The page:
My first ever international travel was to Kota Kinabalu, Malaysia. We wanted to optimize our stay and visit as much tourist spots as we could given the not-so-long-time that we had. Luckily, we were able to contact a fellow Pinoy who now resides in KK and makes a living out of being a tourist guide. We arranged for a city tour with a private car and a driver so going from one place to another was no problem.

The first place we visited was Sabah State Mosque (also known as City Mosque). It has one majestic dome and gold inlays. Pretty elegant, really.

The mosque could accomodate up to 5,000 worshippers at one time. Unfortunately, it was still closed when we dropped by so we did not get to see the interior of the place. Nothing much we could do but take pictures and stare in amazement at this stunning piece of architecture.

Visiting this place was the perfect jumpstart to a day of exploration around Kota Kinabalu.

I am headed home to my good ol’ province in less than 10 days for the Holy Week vacation and a cousin’s wedding. This would be the first ever family wedding I am able to attend (on my father’s side, at least) so I’m pretty stoked. In the past, much to my chagrin, I was either busy with school or work. Luckily, this wedding coincided with the Lenten vacation so successkid.jpg!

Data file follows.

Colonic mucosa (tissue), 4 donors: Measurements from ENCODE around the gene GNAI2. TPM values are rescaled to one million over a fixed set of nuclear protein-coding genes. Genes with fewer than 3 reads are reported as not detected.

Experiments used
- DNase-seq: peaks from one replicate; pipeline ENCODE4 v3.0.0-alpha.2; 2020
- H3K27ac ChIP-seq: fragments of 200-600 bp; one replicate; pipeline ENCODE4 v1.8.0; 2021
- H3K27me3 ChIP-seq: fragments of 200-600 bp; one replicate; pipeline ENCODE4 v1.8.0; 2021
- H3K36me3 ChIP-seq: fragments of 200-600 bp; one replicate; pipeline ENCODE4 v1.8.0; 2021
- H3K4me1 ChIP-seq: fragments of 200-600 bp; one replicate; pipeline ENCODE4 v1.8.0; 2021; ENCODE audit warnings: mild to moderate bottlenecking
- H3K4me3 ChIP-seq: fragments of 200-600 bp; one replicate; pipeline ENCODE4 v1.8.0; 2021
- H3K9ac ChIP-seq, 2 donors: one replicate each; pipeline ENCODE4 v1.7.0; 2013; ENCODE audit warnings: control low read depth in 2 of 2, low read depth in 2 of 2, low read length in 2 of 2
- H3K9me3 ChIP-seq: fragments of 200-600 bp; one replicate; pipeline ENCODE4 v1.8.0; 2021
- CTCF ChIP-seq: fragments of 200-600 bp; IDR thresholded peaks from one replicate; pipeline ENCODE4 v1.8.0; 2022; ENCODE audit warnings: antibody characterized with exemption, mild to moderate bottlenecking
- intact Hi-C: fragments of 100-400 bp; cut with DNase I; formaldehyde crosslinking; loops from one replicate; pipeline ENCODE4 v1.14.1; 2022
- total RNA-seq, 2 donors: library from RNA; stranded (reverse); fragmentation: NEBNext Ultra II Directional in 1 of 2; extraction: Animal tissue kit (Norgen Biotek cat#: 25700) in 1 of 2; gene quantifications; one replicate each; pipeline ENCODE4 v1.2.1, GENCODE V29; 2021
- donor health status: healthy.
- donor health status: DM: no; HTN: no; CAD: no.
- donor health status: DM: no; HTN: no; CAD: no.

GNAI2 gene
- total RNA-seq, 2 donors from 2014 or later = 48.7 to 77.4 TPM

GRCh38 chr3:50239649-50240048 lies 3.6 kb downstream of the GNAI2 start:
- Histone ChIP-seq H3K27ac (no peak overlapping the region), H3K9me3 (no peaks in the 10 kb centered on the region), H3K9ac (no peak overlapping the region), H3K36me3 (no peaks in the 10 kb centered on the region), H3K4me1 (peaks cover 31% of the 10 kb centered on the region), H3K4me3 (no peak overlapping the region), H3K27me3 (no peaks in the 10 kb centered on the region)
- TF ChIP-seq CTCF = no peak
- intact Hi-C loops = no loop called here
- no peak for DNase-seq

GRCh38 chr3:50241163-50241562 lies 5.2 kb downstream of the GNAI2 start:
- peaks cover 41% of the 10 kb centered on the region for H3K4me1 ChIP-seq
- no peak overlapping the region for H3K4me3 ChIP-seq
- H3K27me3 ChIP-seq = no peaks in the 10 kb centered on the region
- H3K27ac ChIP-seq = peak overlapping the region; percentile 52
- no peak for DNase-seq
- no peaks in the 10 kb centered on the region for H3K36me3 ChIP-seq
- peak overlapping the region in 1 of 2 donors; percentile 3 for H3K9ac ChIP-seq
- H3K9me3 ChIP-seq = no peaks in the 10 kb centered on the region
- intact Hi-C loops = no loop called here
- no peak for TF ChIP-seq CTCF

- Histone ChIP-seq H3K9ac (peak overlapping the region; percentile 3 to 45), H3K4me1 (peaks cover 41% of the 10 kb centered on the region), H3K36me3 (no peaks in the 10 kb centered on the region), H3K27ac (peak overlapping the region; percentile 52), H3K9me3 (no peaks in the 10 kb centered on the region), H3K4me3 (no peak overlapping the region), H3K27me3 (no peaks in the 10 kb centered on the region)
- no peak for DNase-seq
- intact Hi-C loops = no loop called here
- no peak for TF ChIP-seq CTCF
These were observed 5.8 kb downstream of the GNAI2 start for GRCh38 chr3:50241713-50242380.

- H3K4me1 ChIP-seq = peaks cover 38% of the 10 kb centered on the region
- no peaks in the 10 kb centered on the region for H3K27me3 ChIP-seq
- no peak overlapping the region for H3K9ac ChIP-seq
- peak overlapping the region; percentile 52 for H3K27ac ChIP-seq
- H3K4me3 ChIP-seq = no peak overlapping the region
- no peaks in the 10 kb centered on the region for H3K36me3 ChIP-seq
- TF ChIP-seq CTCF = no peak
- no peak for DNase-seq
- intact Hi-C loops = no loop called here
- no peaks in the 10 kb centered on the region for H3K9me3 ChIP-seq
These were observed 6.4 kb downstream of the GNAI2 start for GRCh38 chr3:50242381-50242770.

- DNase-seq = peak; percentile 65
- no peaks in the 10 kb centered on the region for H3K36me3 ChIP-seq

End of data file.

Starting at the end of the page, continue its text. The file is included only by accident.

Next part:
Anyway, I was looking through old photo albums and I realized I never got to share our vacation pictures in Ilocos Norte (and side trip in Vigan) some two years ago. I toured my friends around my hometown and revisited classic tourist spots all around Ilocos.

We headed straight to our house for a much needed breakfast and refresher. Then off to Cape Bojeador Lighthouse we went.

Cape Bojeador Lighthouse, also known as Burgos Lighthouse, is a cultural heritage structure in Burgos, Ilocos Norte, that was established during the Spanish Colonial period in the Philippines. It was first lit on March 30, 1892 and is set high on Vigia de Nagparitan Hill overlooking the scenic Cape Bojeador where early galleons used to sail by. After over 100 years, it still functions as a welcoming beacon to the international ships that enter the Philippine Archipelago from the north and guide them safely away from the rocky coast of the town.

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Just recently, I discovered a new form of art – the SPOKEN WORD. Sure, I have attended a couple of poetry reading and cultural nights before but never have I formally recognized Spoken Word as a real form of art.

I used to think that poems were supposed to always rhyme – that poems which do not rhyme are plainly not poetic at all. That’s why I could never get haikus. What with all the focus on counting and not rhyming. It’s stupid, I know. Forgive me and my apparent lack of artistic knowledge.

I am aware that I am not the most knowledgeable and cultured person. That’s why I always strive to learn new things. Thanks to tumblr and bloggers all over the world, I get to see things I would never have discovered on my own.

I saw a video of Sarah Kay performing one of her poems. I have never even heard of her or recognized spoken word as an art before I saw that video. When her performance ended, I couldn’t help myself from clicking on the other suggested videos. Before I knew it, I was totally hanging on to her words and watched at least ten of her performances in a row. I was hooked.

Here is one of my favorites from her:



And here’s Phil Kaye (Sarah’s co-founder of THE VOICE) with a pretty accurate description of the Spoken Word.